The princess has revealed to this newspaper that the matter has now been reported to His Majesty the King.

She told this newspaper at the airport yesterday that certain measures are to be taken against Ntfonjeni Dlamini over the incident.

The princess was beaten by the overseer while at camp during the reed dance ceremony where she is reported to have been playing loud music.

She said they have not met with Dlamini over the matter since the incident.

“We have not spoken about it with him but have spoken about it with the umhlanga crew and the king and some measures are being taken,” she said.

She however, did not like to state the kind of measures that are to be taken.

She further stated that she does not care about the people who said what happened at the camp was wrong.

“The people who make these comments were not there in the first place and the people who may say whether I was right or wrong are the witnesses who were there,” he said. Sikhanyiso further stated that as far as she is concerned what she did wrong was wanting her radio from Ntfonjeni.

She said what Ntfonjeni did was just walking into where they were and the next thing he was grabbing the radio after unplugging it. She said as she wanted her radio back Dlamini asked her what kind of disrespect she was showing to him. The princess stated that she was surprised by Dlamini’s action because as far as she knows properties from the royal household are not supposed to be given to anyone. On another note Princess Sikhanyiso stated that she was impressed with the attendance at this year’s reed dance ceremony.

“What I can say is that thank you to all the maidens who came even though we are prone to people who physically assault others,” she said. She said overall the event was a success and the same is expected next year.

Sex

The princess further stated that now that the umcwasho rite is gone, it does not mean that girls should engage in sex.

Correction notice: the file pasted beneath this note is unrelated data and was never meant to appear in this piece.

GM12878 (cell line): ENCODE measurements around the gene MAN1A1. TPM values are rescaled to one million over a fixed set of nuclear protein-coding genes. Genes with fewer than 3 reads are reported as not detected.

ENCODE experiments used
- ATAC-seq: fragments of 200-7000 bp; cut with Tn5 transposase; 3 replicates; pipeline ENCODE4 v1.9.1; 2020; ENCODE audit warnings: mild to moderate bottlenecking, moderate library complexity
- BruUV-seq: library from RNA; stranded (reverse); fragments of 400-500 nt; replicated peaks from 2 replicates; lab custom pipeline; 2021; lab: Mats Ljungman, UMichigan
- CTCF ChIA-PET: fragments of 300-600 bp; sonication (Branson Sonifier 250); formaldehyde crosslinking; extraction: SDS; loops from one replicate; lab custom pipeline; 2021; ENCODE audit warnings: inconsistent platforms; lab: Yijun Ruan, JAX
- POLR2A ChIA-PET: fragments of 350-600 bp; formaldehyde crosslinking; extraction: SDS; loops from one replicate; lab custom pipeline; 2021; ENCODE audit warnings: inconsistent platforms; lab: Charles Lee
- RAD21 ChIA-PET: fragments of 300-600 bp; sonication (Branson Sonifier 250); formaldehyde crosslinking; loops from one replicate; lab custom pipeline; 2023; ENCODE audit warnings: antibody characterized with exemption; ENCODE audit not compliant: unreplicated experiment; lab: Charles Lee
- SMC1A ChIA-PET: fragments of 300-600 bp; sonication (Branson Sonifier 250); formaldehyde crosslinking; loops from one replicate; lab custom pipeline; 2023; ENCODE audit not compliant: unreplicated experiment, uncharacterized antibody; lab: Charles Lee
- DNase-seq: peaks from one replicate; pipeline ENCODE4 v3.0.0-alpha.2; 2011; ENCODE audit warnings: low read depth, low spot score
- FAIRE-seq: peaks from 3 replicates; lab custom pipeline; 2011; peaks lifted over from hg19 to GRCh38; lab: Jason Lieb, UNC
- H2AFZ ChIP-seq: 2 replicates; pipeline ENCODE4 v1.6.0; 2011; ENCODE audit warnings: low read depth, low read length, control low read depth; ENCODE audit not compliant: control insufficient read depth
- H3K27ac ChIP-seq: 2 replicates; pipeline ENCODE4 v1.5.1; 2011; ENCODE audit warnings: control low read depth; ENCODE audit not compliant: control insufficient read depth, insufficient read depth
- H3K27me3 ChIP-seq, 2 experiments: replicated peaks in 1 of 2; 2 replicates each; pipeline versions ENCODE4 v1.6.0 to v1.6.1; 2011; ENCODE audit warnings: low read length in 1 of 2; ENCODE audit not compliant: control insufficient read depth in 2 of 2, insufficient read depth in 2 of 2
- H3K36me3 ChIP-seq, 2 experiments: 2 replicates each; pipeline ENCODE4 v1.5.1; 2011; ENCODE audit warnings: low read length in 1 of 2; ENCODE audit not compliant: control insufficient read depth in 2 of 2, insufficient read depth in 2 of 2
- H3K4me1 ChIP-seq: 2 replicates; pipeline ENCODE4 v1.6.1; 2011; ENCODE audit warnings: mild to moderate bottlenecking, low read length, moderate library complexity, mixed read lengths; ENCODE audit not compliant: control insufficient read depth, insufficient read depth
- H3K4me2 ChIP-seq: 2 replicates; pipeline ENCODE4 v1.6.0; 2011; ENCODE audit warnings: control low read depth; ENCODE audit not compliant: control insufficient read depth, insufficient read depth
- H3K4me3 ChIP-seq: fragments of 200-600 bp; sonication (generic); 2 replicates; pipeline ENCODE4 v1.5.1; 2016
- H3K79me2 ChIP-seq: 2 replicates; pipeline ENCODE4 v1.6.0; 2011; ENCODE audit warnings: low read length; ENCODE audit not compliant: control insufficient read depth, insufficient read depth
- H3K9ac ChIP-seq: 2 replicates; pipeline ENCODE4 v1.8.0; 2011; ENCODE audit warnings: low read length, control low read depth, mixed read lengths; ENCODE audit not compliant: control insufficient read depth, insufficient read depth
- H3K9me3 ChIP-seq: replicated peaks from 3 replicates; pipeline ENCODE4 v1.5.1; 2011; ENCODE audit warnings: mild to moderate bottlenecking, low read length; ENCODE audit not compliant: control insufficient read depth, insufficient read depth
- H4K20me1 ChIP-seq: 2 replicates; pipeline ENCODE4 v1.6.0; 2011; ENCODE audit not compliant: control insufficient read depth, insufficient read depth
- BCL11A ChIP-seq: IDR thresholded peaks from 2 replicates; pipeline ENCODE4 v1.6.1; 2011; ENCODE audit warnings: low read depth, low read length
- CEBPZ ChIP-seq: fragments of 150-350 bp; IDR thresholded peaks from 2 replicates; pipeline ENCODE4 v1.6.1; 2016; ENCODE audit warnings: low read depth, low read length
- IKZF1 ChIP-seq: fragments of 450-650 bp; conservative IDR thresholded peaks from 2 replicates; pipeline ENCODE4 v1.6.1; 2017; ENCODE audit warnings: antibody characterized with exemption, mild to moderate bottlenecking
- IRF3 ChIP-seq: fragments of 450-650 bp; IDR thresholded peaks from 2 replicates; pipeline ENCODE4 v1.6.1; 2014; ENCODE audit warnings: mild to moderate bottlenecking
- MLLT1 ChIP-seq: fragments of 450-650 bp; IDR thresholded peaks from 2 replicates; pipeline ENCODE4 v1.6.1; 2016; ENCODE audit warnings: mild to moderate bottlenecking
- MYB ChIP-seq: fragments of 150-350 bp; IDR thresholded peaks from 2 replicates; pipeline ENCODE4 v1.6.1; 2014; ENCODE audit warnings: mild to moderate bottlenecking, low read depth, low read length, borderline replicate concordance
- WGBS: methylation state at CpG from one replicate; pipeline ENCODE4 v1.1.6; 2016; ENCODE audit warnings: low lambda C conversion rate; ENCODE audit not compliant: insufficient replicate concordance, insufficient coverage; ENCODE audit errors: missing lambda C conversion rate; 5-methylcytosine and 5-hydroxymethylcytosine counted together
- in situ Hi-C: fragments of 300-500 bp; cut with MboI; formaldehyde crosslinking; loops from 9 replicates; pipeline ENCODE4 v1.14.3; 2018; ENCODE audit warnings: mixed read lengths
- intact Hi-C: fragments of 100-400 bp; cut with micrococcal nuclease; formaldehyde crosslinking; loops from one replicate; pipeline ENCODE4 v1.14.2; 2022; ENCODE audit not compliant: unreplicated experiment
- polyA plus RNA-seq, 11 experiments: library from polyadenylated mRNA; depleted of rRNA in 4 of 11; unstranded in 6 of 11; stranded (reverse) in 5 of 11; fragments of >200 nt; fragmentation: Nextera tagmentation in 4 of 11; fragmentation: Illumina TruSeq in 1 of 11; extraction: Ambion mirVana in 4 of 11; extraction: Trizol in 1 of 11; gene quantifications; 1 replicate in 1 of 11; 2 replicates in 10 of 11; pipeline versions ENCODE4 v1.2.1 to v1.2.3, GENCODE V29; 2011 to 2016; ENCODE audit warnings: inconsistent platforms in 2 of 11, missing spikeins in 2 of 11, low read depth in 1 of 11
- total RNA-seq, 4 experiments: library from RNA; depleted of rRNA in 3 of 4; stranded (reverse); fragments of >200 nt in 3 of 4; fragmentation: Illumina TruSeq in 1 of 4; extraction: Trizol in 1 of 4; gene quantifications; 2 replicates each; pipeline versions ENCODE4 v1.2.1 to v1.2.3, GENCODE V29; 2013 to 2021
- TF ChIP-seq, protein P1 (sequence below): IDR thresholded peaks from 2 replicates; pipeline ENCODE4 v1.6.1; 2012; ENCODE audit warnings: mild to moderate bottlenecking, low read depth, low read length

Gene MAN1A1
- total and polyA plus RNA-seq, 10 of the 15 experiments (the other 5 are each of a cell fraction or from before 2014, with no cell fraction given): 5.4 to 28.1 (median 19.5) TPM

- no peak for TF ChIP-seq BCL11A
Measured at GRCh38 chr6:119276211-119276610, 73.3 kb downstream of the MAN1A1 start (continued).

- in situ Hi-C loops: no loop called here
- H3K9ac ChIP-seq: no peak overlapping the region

“I think everybody knows deep down from their hearts what is right and what is wrong.

There are more important things in life to focus on,” she said.

© Reproduction in whole or in part without written permission is strictly prohibited.



Corpun file 16660

Times of Swaziland, Mbabane, 17 September 2005

Letters

Is it because Princess SikHanyiso was assaulted?

BEATEN: Princess Sikhanyiso was beaten by Ntfonjeni after he found her and her friends partying in mini-skirts.

Sir,

I am a Swazi and I am following closely the public's response in Swaziland after a bunch of naughty maidens (including Princess Sikhanyiso) were beaten by Ntfonjeni the Overseer of the Imbali Regiment after he found her and her friends partying in mini-skirts and drinking alcoholic beverages at the height of the Umhlanga national cultural event.

Swazis are generally happy with the type of punishment meted out on the girls who misbehaved whilst performing an important royal duty.

Punishment

As a Swazi, culturally I believe that corporal punishment is an appropriate response to most types of misbehaviour by children. It was disturbing though to read a two page article in one of the local newspapers which was written by Swaziland's UNICEF's Representative, Dr. Allen Brody, condemning child beating. Another so-called guest writer, Kath Manson, also wrote an article, which was also castigating the beating up of the misbehaving princess.

My first question to these two folks who profess to be proponents of Children's Rights in Swaziland is: “Is child beating now an issue in Swaziland just because a princess has been whipped?” At least once in three months in Swaziland we read about teenage children who have been sentenced by the local National Courts to beatings; six lashes, four lashes, you name it. This form of sentencing or punishment has not received any response from the UNICEF's Country Representative. The reason is simple – a prince or princess has not been sentenced yet. Poor and disadvantaged Swazis can be punished anyhow without any media frenzy or comment from the so-called UN officials.

[...]

Themba Dlamini
Lobamba
Swaziland